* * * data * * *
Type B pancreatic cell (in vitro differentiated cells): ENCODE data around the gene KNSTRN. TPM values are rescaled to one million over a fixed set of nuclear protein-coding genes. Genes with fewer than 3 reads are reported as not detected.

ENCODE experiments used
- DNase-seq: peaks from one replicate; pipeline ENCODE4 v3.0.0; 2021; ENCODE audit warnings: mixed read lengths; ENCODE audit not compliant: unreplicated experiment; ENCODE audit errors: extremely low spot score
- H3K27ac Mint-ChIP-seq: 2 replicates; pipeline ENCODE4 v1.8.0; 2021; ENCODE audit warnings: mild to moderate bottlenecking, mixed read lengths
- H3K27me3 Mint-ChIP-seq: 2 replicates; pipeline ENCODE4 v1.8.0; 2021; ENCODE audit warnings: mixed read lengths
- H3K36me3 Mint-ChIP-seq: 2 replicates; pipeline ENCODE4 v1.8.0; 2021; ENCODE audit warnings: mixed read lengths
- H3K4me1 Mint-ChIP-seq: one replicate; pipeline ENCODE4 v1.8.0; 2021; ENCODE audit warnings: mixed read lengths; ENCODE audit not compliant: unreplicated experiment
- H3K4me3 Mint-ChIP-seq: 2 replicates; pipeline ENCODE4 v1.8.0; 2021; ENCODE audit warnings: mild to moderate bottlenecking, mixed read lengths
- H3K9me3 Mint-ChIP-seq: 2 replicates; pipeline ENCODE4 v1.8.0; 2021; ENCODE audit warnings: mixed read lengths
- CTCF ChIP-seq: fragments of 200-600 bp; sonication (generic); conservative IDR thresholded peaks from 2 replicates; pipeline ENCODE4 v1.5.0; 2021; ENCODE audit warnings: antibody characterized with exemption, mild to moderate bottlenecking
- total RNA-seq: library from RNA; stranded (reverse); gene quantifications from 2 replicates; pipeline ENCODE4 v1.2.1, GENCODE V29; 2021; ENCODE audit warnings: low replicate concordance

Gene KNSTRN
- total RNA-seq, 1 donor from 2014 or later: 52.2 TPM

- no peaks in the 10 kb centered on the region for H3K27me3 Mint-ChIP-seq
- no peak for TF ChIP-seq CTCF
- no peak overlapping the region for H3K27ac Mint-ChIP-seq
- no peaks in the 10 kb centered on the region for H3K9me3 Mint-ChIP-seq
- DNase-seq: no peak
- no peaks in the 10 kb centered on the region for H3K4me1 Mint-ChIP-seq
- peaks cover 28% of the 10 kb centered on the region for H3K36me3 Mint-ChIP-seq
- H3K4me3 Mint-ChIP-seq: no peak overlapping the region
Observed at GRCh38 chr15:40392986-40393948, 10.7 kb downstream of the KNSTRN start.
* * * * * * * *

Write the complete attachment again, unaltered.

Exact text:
Type B pancreatic cell (in vitro differentiated cells): ENCODE data around the gene KNSTRN. TPM values are rescaled to one million over a fixed set of nuclear protein-coding genes. Genes with fewer than 3 reads are reported as not detected.

ENCODE experiments used
- DNase-seq: peaks from one replicate; pipeline ENCODE4 v3.0.0; 2021; ENCODE audit warnings: mixed read lengths; ENCODE audit not compliant: unreplicated experiment; ENCODE audit errors: extremely low spot score
- H3K27ac Mint-ChIP-seq: 2 replicates; pipeline ENCODE4 v1.8.0; 2021; ENCODE audit warnings: mild to moderate bottlenecking, mixed read lengths
- H3K27me3 Mint-ChIP-seq: 2 replicates; pipeline ENCODE4 v1.8.0; 2021; ENCODE audit warnings: mixed read lengths
- H3K36me3 Mint-ChIP-seq: 2 replicates; pipeline ENCODE4 v1.8.0; 2021; ENCODE audit warnings: mixed read lengths
- H3K4me1 Mint-ChIP-seq: one replicate; pipeline ENCODE4 v1.8.0; 2021; ENCODE audit warnings: mixed read lengths; ENCODE audit not compliant: unreplicated experiment
- H3K4me3 Mint-ChIP-seq: 2 replicates; pipeline ENCODE4 v1.8.0; 2021; ENCODE audit warnings: mild to moderate bottlenecking, mixed read lengths
- H3K9me3 Mint-ChIP-seq: 2 replicates; pipeline ENCODE4 v1.8.0; 2021; ENCODE audit warnings: mixed read lengths
- CTCF ChIP-seq: fragments of 200-600 bp; sonication (generic); conservative IDR thresholded peaks from 2 replicates; pipeline ENCODE4 v1.5.0; 2021; ENCODE audit warnings: antibody characterized with exemption, mild to moderate bottlenecking
- total RNA-seq: library from RNA; stranded (reverse); gene quantifications from 2 replicates; pipeline ENCODE4 v1.2.1, GENCODE V29; 2021; ENCODE audit warnings: low replicate concordance

Gene KNSTRN
- total RNA-seq, 1 donor from 2014 or later: 52.2 TPM

- no peaks in the 10 kb centered on the region for H3K27me3 Mint-ChIP-seq
- no peak for TF ChIP-seq CTCF
- no peak overlapping the region for H3K27ac Mint-ChIP-seq
- no peaks in the 10 kb centered on the region for H3K9me3 Mint-ChIP-seq
- DNase-seq: no peak
- no peaks in the 10 kb centered on the region for H3K4me1 Mint-ChIP-seq
- peaks cover 28% of the 10 kb centered on the region for H3K36me3 Mint-ChIP-seq
- H3K4me3 Mint-ChIP-seq: no peak overlapping the region
Observed at GRCh38 chr15:40392986-40393948, 10.7 kb downstream of the KNSTRN start.